invested heavily in technology. Recently, Under Armour released an app called Record that
already has over 120 million users, making it one of the most popular fitness apps available in
the market place. Additionally, Under Armour is also well-prepared for the athletic apparel
bubble to burst because a large percentage of its sales are in shoes, having increased by 44% over
the last fiscal year.

3 http://www.fool.com/investing/general/2015/04/12/can-nike-inc-and-under-armour-incsurvive-an-athle.aspx

In short, while there is debate over whether or not an athletic apparel bubble is looming,
both companies are in a solid strategic position moving forward due to large market shares of
athletic shoe sales, increased emphasis on athletic apparel-related technology, and brand
recognition created through marketing and sponsorship agreements with the worlds best
athletes.

Qualitative Analysis
Nike and Under Armour are two of the premier brands associated with athletic apparel
and sportswear. In fact, Nike is the worlds largest seller of athletic apparel and sportswear, while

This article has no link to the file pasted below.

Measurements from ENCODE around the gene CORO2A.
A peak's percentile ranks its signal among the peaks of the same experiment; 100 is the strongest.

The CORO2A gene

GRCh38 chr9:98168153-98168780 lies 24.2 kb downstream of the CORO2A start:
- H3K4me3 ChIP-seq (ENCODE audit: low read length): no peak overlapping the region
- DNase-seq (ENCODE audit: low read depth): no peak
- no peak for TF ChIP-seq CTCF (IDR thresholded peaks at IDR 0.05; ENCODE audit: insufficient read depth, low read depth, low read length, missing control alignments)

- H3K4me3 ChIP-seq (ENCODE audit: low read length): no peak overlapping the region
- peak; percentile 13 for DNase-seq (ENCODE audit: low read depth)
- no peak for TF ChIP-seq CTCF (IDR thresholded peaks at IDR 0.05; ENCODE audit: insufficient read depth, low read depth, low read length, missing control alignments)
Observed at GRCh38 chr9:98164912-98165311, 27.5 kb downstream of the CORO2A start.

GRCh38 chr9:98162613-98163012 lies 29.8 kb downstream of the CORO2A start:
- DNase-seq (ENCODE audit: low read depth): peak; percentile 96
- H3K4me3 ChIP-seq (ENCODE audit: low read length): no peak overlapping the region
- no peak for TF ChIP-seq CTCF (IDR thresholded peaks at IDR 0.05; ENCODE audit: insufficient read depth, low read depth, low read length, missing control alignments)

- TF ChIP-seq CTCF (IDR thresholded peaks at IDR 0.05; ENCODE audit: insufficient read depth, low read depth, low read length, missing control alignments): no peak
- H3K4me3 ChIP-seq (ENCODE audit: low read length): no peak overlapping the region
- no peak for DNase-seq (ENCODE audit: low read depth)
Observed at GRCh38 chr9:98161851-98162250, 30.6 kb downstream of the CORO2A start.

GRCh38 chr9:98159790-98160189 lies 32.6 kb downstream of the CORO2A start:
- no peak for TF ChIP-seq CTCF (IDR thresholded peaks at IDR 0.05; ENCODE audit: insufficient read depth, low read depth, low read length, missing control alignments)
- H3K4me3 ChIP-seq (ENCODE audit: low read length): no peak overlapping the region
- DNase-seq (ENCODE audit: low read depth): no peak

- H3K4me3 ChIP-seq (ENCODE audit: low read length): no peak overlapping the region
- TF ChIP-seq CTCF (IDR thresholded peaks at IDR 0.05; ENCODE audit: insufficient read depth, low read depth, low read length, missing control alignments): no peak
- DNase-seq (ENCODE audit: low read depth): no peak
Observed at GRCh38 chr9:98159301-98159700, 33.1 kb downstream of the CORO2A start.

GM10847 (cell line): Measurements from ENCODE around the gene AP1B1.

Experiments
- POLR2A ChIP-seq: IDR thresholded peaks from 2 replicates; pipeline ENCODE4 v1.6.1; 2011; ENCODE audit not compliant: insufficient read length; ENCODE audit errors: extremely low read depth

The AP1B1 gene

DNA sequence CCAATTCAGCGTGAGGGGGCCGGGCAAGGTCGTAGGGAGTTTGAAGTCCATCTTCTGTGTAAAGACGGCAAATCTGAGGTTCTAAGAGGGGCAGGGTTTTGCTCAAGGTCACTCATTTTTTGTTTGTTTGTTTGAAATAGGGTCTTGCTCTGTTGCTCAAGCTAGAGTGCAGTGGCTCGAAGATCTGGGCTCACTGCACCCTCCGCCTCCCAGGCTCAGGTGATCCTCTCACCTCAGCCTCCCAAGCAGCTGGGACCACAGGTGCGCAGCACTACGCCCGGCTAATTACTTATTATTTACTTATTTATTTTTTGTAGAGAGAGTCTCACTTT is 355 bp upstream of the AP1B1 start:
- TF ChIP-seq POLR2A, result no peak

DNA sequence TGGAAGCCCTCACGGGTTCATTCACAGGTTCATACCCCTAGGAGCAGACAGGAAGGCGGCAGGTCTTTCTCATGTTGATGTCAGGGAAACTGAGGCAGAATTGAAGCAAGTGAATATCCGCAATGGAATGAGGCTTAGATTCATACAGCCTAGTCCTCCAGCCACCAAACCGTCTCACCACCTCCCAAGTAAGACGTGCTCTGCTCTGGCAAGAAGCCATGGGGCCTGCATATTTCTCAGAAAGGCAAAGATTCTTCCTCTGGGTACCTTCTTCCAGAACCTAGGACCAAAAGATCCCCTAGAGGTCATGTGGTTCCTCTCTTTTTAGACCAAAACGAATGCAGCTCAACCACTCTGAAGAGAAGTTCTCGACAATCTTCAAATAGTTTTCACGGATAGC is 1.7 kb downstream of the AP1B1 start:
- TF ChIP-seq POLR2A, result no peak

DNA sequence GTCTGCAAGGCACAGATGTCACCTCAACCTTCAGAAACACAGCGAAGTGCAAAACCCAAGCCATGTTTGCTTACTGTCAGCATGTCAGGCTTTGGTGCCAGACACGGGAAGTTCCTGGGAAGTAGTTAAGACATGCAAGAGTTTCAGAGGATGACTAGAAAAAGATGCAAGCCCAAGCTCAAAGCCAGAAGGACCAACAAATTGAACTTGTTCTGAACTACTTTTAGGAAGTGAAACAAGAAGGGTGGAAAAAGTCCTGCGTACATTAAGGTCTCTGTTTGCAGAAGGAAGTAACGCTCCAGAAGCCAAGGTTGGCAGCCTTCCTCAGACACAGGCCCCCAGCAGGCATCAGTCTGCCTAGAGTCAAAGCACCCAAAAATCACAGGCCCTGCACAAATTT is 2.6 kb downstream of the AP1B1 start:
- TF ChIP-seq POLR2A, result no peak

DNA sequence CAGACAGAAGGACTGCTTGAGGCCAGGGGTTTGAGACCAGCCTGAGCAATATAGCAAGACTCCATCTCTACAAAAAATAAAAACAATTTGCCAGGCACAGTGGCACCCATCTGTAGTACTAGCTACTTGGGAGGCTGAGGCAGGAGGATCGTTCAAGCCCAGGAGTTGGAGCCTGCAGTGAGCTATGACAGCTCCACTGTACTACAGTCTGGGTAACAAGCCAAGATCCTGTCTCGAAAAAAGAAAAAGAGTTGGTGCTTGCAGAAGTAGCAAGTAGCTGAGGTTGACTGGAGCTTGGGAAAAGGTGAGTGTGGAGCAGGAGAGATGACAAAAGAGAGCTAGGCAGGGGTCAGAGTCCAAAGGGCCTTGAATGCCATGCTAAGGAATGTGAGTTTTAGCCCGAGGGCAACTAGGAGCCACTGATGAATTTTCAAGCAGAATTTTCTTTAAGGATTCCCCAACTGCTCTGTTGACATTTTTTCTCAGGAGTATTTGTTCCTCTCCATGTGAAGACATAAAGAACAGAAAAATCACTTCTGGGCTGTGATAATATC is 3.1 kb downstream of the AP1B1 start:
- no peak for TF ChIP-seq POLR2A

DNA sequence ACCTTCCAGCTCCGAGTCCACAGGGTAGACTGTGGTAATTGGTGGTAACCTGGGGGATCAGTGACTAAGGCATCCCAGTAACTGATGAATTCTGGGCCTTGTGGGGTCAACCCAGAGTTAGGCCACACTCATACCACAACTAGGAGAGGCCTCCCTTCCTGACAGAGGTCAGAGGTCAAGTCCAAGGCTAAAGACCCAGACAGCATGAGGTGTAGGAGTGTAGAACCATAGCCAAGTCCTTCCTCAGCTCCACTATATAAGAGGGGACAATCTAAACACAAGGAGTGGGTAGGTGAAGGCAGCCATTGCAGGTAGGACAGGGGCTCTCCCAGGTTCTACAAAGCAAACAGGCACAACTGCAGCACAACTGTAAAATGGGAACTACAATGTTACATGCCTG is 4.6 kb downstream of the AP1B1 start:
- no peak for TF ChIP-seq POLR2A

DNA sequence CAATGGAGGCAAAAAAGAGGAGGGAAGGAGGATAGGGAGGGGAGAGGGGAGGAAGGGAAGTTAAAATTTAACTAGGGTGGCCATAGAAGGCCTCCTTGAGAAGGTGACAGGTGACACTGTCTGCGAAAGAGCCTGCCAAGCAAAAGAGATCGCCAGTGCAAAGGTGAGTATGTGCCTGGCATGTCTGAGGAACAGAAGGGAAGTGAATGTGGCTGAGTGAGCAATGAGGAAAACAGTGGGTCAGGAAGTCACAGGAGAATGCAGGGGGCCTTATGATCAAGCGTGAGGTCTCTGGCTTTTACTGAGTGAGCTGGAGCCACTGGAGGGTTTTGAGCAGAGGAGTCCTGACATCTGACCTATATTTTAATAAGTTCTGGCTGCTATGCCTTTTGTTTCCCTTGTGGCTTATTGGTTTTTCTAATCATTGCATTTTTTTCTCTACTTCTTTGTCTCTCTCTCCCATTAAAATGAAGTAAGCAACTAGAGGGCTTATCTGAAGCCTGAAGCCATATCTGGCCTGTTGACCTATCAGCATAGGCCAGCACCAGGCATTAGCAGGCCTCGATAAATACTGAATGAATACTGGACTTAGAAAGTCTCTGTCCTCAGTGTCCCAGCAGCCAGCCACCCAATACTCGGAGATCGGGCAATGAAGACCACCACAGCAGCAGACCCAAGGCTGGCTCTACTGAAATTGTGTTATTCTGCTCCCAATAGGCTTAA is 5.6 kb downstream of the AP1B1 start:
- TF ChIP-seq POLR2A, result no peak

Under Armour has been one of the fastest-growing companies in the industry, although the
majority of its growth has taken place in the United States, over the last decade. However, while
they are both key players within their own industry, it is important to remember that Nike is still
a much larger company than Under Armour, making it difficult to compare them based on solely
on their balance sheets and income statements. Instead, it is useful to compare the two companies
based on their financial ratios, which can be found in the corresponding excel document.
Liquidity ratios are financial metrics used to determine a companys ability to pay off its